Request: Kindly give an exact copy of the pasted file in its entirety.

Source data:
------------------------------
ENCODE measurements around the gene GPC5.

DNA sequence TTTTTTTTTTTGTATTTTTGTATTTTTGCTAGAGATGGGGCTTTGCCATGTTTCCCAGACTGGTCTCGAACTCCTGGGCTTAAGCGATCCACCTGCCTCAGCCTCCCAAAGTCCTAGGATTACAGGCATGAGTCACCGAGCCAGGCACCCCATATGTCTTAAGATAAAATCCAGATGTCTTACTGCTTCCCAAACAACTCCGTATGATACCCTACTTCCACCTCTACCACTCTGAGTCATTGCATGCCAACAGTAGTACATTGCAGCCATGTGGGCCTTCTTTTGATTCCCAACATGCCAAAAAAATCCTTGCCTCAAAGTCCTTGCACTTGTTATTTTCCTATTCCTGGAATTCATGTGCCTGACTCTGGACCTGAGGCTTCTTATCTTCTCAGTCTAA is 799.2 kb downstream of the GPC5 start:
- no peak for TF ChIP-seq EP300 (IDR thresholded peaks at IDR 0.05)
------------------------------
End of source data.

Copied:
ENCODE measurements around the gene GPC5.

DNA sequence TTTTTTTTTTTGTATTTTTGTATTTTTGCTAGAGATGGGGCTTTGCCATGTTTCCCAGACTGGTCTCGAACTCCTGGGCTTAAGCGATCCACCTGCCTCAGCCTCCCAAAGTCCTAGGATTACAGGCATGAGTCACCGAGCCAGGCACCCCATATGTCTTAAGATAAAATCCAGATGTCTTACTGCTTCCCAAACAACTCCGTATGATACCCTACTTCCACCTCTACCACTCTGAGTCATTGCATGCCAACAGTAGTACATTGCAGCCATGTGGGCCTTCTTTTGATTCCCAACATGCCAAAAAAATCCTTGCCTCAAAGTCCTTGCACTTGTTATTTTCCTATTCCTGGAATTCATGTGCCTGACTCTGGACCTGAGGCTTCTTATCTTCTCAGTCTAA is 799.2 kb downstream of the GPC5 start:
- no peak for TF ChIP-seq EP300 (IDR thresholded peaks at IDR 0.05)